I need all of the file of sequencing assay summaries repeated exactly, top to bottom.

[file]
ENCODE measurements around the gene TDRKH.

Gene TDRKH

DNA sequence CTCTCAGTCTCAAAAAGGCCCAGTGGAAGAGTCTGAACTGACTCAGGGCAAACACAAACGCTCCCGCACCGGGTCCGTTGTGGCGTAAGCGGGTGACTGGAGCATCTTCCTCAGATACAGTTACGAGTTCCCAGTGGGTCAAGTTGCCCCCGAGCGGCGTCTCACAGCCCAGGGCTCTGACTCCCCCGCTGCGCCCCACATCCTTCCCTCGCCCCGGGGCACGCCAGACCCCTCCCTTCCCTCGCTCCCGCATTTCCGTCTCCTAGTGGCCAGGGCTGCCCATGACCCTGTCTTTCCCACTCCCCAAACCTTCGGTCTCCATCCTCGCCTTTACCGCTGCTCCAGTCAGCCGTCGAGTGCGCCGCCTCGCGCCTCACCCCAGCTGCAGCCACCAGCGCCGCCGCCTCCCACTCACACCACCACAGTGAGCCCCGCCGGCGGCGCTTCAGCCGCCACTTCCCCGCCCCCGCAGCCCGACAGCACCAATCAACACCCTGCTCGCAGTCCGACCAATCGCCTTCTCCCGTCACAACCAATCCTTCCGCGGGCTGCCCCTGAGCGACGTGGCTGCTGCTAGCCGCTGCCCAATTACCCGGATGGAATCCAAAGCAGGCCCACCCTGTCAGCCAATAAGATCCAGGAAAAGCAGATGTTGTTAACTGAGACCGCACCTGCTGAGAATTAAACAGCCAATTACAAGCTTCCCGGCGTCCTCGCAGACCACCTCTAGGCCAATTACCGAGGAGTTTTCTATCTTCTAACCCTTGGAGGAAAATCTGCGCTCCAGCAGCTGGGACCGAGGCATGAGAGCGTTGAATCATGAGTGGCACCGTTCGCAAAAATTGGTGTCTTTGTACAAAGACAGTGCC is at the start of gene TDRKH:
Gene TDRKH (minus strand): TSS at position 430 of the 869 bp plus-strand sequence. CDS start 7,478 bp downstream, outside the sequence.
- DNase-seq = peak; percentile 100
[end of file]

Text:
ENCODE measurements around the gene TDRKH.

Gene TDRKH

DNA sequence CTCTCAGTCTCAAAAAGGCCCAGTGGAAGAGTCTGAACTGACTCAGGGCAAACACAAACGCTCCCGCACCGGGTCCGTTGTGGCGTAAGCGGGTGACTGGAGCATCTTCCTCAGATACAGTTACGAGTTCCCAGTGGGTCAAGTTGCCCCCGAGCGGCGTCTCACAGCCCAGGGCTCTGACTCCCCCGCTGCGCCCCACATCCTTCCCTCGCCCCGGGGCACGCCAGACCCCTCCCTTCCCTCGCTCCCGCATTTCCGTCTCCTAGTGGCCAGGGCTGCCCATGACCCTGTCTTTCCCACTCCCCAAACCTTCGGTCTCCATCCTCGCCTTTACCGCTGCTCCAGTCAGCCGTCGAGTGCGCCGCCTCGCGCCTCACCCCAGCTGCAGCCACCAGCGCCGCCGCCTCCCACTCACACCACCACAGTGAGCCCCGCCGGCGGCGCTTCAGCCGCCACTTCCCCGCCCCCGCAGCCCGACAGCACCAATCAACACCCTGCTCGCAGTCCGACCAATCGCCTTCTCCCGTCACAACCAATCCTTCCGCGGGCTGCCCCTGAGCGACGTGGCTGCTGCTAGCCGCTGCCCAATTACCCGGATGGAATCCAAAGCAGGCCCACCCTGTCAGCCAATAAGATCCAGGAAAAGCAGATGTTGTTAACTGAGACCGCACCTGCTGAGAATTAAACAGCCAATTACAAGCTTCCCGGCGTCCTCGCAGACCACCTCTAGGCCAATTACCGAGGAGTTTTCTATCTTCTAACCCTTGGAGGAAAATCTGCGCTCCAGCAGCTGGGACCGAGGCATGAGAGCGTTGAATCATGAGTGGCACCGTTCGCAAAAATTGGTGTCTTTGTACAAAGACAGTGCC is at the start of gene TDRKH:
Gene TDRKH (minus strand): TSS at position 430 of the 869 bp plus-strand sequence. CDS start 7,478 bp downstream, outside the sequence.
- DNase-seq = peak; percentile 100